Then there are the patio and garden sections, where landscaped paths weave between olive groves, penis-shaped swimming pools, and bizarre art installations. It was here that Salvador and Gala would host their extravagant parties and where Dalí’s taste for whimsy was given room to shine. Walk from the private aromatic gardens, along the Via Làctia” (Milky Way) – a white chalk path that runs parallel to the sea – and you’ll come across the entrance to the soiree area. Adorning the left-hand wall flanking this rabbit-hole passage is a sculpture carved into the white rock. Designed to represent the abandonment of adult inhibitions, this half-warrior half-child sculpture was created to remind party guests that, once inside, they would be required to throw off any sense of formality and embrace their childlike selves.
It is perhaps unsurprising, therefore, that it is here we find a swimming pool shaped like a gigantic phallus. Everyone from Coco Chanel to Rolling Stones guitarist Keith Richards has taken a dip in this pool. Indeed, the parties the Dalí’s threw in Portilligat were attended by many of the most prominent figures in the world of art and fashion. As Slavador’s fame grew so did the notoriety of his guests, with the likes of Rene Magritte, Andy Warhol, the Marx brothers, Laurence Olivier and the Windsor’s (yes, Queenie could well have plunged into the penis pool) all making the trip to Portilligat to soak up the Spanish sunlight. As Warhol once said, attending one of the Dalís’ parties was like spending an evening with “with royalty or circus people”.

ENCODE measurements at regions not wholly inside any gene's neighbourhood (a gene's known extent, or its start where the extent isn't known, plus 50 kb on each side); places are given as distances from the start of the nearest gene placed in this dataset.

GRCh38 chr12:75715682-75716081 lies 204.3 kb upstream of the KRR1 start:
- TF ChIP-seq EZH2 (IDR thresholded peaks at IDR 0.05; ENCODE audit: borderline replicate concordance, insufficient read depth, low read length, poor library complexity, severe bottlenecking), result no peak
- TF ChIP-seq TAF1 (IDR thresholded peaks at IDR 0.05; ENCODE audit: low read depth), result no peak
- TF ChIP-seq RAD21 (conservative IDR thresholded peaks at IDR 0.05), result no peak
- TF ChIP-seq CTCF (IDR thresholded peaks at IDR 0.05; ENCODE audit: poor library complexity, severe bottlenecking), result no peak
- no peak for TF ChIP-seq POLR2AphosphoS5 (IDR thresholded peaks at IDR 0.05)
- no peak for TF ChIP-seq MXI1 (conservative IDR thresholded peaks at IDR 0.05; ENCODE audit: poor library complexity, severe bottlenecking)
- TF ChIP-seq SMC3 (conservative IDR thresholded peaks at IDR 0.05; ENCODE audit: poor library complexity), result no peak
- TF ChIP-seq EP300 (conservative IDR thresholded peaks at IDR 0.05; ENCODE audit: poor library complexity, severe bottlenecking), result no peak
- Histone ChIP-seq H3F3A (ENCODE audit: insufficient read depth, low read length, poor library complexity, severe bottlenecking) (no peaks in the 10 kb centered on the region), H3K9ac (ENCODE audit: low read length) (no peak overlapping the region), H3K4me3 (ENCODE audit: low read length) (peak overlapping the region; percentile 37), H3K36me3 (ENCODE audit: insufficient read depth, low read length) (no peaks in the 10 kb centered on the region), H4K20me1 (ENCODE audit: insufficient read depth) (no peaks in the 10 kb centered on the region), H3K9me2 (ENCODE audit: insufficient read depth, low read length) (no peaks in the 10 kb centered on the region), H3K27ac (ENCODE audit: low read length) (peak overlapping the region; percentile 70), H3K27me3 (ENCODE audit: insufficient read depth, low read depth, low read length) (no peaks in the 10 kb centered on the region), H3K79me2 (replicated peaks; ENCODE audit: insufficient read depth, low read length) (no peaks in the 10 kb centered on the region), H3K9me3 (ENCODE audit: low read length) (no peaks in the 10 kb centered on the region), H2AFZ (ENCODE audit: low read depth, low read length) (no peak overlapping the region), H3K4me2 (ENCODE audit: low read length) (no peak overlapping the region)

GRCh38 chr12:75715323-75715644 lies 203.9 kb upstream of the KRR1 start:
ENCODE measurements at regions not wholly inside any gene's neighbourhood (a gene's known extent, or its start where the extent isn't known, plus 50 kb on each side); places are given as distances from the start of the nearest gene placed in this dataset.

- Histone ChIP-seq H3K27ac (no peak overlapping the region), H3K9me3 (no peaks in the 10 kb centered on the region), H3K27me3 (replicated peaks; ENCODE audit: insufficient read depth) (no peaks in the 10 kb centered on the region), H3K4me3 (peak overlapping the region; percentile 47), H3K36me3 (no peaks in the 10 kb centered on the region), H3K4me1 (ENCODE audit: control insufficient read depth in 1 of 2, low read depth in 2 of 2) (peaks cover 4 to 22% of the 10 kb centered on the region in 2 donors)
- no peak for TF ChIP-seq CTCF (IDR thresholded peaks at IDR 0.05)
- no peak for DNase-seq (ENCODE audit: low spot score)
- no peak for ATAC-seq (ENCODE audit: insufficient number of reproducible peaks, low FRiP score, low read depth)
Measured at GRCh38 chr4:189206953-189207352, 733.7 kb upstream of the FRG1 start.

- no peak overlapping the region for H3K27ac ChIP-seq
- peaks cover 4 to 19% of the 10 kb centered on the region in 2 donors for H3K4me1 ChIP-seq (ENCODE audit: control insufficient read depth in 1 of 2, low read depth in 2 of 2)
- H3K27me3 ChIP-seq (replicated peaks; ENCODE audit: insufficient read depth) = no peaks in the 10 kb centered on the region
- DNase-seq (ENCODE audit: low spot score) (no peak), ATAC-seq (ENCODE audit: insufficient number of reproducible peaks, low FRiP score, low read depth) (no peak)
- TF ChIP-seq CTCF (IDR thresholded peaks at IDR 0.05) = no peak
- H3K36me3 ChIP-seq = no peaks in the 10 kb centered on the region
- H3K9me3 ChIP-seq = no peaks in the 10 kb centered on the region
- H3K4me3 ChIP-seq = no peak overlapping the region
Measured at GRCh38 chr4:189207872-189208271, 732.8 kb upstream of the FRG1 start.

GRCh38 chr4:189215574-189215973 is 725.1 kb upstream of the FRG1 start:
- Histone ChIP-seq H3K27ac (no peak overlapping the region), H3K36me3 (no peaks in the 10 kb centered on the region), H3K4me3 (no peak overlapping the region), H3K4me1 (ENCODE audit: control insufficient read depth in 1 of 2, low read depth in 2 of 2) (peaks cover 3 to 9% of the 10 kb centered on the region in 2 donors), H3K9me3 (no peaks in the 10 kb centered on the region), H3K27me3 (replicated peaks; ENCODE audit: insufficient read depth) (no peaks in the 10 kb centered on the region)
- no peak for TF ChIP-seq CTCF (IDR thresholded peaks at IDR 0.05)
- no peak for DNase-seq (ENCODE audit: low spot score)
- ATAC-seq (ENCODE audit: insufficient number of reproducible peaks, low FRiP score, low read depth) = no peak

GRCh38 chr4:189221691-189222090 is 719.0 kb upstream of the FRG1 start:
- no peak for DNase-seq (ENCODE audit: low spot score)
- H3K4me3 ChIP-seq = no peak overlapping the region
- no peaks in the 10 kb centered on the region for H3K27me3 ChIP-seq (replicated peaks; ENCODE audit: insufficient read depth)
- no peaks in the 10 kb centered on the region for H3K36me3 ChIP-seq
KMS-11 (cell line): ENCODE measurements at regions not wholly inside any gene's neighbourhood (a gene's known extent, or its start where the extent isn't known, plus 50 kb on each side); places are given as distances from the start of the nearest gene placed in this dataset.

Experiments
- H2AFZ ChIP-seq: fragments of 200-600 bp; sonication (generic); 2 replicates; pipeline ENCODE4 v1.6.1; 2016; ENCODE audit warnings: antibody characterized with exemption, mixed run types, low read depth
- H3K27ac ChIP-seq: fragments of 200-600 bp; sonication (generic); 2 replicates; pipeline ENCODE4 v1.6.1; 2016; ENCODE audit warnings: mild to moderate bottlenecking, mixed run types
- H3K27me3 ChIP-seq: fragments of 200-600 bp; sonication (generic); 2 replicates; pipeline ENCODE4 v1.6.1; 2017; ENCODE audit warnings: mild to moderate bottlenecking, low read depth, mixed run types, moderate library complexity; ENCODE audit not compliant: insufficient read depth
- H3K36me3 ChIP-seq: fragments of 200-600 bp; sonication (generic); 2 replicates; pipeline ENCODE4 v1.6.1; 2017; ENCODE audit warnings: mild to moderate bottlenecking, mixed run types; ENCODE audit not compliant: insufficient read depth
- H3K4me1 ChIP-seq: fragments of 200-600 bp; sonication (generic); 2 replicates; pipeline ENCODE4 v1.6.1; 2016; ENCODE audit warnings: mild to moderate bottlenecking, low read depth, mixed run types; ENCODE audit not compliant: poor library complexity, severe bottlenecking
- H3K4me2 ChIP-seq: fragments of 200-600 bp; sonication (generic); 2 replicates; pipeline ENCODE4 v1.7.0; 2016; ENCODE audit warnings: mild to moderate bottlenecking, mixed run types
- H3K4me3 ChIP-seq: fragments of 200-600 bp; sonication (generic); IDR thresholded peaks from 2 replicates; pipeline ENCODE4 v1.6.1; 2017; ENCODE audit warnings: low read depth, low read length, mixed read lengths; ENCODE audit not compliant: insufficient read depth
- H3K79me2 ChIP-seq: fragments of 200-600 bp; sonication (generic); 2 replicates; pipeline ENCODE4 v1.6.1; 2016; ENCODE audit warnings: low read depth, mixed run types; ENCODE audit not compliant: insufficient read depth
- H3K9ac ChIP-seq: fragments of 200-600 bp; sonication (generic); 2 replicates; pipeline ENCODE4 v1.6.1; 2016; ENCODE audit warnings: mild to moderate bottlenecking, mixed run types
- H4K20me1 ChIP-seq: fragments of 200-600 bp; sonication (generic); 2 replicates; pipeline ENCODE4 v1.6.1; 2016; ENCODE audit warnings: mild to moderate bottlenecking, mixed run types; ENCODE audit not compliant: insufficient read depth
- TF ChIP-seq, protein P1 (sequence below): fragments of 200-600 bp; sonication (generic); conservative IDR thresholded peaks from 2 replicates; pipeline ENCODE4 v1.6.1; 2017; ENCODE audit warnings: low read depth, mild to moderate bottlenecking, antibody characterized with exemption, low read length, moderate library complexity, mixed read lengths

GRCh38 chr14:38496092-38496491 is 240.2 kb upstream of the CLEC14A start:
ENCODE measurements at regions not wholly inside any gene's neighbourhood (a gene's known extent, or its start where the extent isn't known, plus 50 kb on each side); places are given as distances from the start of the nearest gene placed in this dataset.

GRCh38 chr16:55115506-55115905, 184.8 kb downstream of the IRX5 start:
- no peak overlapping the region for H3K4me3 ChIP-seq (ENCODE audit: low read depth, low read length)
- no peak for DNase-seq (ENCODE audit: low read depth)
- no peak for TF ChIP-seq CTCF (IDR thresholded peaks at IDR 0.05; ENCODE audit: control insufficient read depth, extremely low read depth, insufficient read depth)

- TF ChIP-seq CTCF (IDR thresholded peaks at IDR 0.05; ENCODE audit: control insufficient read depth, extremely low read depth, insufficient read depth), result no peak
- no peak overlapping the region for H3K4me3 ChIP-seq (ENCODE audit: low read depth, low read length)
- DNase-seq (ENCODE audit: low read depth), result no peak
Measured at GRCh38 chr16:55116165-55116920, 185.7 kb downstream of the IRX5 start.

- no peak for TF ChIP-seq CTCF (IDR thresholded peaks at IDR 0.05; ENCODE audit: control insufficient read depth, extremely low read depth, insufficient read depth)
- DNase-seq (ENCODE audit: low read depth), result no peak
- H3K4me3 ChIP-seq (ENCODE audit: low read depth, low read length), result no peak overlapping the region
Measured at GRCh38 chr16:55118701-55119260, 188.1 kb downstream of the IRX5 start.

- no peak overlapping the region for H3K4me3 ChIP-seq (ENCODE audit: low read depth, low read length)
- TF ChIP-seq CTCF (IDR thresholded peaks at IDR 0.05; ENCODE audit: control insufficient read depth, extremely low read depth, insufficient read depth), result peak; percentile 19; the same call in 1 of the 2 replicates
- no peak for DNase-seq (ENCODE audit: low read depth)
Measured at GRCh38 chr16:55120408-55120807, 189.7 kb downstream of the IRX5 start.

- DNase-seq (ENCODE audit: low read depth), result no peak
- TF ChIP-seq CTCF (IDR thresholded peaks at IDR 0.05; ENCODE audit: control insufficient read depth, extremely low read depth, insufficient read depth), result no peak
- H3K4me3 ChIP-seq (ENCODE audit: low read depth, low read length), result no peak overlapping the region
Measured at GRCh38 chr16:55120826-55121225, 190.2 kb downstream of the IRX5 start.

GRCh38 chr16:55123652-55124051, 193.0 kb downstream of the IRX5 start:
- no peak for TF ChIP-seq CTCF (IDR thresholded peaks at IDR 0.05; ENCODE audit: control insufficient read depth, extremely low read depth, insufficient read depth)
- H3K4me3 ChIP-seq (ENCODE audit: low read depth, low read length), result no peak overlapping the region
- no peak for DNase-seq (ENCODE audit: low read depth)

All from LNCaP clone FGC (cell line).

By the early ’70s, the patio area in which the pool sits had become the site of Dalí’s ‘Court of Miracles’, a sexual pantomime involving hermaphrodite dwarves, twins (with whom Dali was intensely fascinated), transgender models such as Amanda Lear, and a whole contingent of hippies who heeded Dali’s every back and call. Whether they were playing in the penis-shaped pool or putting on erotic cabarets, Dalí always observed from a distance, the arch-overlord of his own twisted Eden.
Following Gala’s death in 1982, Salvador left Portilligat for Púbol, the surrealist castle he had designed for his wife, and from where she had been entertaining her younger lover since the 1970s, only receiving Salvador by written invitation. “I limited myself to the pleasure of decorating her ceilings so that when she raised her eyes, she would always find me in her sky,” Dali said of his and Gala’s fractured relationship. In 1997, Dali’s house in Portilligat was turned into a museum, which is open to the public today. Wondering around this dreamlike realm is truly like entering another world; one speckled with ancient greek gardens, giant egg sculptures, and pretty much everything you’d expect to find at the mad hatter’s tea party. If you’d like to experience it for yourself, the journey is easily made from Barcelona. Visit The Dali Foundation website for more details.